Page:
Despite the evidence that the use of ITNs decreases malaria related mortality and morbidity, its use is still low as reported by the 2013 Demographic Health survey where only 30% of pregnant women in households with ITN slept under Ione the night preceding the interview (NPC & ICF Macro, 2014). Encouragement of consistent and appropriate use of bed-nets has been reported to be a challenge (Cruz et al., 2006). Up to 400,000 infant deaths due to low birth weight could be averted each year if IPT were routinely available to every woman during pregnancy (USAID Health, 2007). According to a study carried out in Southern Nigeria,  the  prevalence  of malaria in pregnancy was 30% and despite the common occurrence of malaria during pregnancy, there was a limited knowledge and use of recommended anti-malarial intervention by women attending antenatal clinics (Enato et al., 2007b).
Many pregnant women who due to poverty and/or lack of education do not go for antenatal care and have no access to preventive malaria care may hence present when the disease is severe. This may lead to abortion, stillbirth, premature delivery, low birth weight babies and/or high mortality for pregnant women. Malaria infection is estimated to cause 400,000 cases of severe maternal anaemia and from 75,000-200,000 infant deaths annually in sub-Saharan Africa (Centre for Disease Control and Prevention, 2007).
According to Abasiatai et al. (2008) in order to prevent the deleterious effects of malaria during pregnancy, intermittent preventive treatment (IPT) of asymptomatic pregnant women, use of insecticide treated bed nets (ITNs) and prompt and effective case management of malaria have been recommended by the World Health Organisation (WHO) as a three pronged approach to the prevention and control of malaria during pregnancy in areas of stable transmission (WHO, 2004).
In the Barracks there is congestion in the accommodation areas and the level of sanitation is quite low, especially in non-commissioned officers’ quarters. The use of Insecticide Treated nets and intermittent preventive treatment to prevent malaria in pregnancy is relatively new in the barracks where they were launched in 2005 and there has not been an effective follow-up to ensure the sustainability of the practice. Also, out-patient records in the Second Mechanized Division Military Hospital in Odogbo Barrack one of the study sites showed that about 12,000 people reported sick from January to October 2007 and 550 had malaria constituting 5.0% of all the patients. From the maternity section of the hospital, out of one hundred and eleven (111) pregnant women that booked between same period 20(18.0%) had malaria related illness.  These records showed that pregnant women are at risk of malaria and there is the need to target them for malaria prevention and treatment interventions.  The study was therefore carried out to assess the knowledge and practice of malaria prevention in pregnancy among women in the two army barracks in Ibadan, Nigeria.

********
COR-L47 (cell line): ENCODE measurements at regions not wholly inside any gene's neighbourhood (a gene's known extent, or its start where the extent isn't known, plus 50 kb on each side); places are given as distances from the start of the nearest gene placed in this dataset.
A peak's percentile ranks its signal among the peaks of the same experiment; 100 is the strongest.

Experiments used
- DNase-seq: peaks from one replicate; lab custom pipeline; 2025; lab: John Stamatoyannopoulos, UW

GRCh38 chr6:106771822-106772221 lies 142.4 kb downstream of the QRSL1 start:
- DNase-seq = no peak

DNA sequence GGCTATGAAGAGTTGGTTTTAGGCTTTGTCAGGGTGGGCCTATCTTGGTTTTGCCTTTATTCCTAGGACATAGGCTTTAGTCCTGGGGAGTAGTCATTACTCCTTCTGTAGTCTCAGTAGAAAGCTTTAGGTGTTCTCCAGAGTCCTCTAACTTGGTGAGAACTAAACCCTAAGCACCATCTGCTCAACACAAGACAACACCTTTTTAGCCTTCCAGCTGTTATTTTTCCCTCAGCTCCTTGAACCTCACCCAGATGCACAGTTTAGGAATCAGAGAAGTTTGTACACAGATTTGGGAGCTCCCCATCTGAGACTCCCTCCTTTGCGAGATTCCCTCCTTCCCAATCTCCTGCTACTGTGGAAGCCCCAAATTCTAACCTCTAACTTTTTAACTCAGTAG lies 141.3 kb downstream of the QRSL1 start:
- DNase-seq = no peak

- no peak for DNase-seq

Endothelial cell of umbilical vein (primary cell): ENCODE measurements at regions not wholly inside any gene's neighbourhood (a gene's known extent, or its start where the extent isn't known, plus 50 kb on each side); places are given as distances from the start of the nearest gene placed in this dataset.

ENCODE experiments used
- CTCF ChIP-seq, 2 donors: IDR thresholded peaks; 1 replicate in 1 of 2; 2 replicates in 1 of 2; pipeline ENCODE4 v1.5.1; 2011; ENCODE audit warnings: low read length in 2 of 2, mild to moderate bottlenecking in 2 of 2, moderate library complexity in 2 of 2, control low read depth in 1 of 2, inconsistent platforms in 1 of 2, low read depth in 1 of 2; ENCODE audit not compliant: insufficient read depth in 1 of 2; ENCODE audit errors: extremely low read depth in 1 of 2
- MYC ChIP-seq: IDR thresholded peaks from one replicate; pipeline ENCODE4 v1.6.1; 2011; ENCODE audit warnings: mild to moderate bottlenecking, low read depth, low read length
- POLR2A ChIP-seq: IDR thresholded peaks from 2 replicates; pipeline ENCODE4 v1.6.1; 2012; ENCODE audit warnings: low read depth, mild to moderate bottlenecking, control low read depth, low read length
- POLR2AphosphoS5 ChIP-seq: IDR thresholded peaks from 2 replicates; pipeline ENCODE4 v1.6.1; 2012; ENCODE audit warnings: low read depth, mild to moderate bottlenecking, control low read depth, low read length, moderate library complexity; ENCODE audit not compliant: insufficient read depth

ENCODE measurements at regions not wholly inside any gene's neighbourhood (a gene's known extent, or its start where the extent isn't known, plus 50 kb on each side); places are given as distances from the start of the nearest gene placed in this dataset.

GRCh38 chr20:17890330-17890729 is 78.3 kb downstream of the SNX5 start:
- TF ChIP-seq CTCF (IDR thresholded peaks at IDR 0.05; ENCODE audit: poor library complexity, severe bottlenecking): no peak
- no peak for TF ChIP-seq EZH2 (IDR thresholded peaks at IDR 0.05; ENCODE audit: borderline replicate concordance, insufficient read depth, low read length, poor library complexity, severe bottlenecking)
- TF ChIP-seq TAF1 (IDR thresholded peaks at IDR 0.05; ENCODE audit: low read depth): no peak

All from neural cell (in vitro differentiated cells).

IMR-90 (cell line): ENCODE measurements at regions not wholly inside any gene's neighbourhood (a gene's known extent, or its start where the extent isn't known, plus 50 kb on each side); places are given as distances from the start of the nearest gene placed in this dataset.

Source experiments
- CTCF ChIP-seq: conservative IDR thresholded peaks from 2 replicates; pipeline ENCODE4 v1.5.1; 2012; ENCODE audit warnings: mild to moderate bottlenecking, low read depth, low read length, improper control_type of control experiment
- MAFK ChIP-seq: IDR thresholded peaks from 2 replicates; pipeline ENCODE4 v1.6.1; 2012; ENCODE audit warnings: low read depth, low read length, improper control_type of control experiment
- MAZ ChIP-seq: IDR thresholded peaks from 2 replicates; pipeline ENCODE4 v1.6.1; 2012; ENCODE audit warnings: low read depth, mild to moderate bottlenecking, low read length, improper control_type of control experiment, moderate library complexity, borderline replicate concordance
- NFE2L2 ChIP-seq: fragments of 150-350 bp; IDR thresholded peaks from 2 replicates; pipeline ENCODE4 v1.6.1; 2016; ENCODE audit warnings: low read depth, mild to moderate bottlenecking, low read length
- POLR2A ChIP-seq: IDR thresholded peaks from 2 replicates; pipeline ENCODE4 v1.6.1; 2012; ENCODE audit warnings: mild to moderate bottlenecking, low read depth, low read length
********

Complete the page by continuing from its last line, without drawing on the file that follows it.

The study was conducted in two Army Barracks in Ibadan the capital of Oyo State and Nigeria’s third most populous city after Lagos  and  Kano  (NPC,  2006).  It  is   located   in   south-western
Nigeria. It is an ancient city and a major center for trade in cassava, kolanut, cotton, timber, rubber and palm oil. The growth rate is high and with rapid urbanization which replete with urban slums. This slum poses public health problems. Ibadan’s geographical position and climatic conditions had been favourable to the transmission of malaria. Temperature, humidity, rainfall and attitude affect the transmission of malaria.
A relatively high humidity is required for the survival of adult vector while rainfall is essential in regions lying between latitude 60° north and 40° south. Ibadan falls into the region where malaria is commonly found and it is one of the major causes of mortality and morbidity among children under five years and pregnant women.
Study design and population
The cross-sectional design was used for the study, which involved the collection of self-report information from sample participants with the aim of describing the population based on variables involved.  The population for the study consisted of women who were pregnant during the period of study and residing within the Military Barracks in Ibadan. Sample size was calculated using the formula n = Z2pq/d2  yielding a minimum sample of 323 with a prevalence of 30% (Isreal, 1992) but 400 women were recruited so as to account for possible non-response.  
Sampling process
Non-probability sampling method (convenience) was used where all pregnant women attending antenatal clinic have opportunity to participate. Other pregnant women who were not attending antenatal clinic were recruited by snowball approach where one pregnant woman was used to link another one giving them equal opportunity to participate.
Instrument for data collection
The instrument used in this study was an interviewer-administered questionnaire. The instrument divided into five sections was designed through review of literature and extracting pertinent variables relating to the prevention practice of malaria in pregnancy.  The study instrument was pre-tested in another military barrack in Lagos state.
Data analysis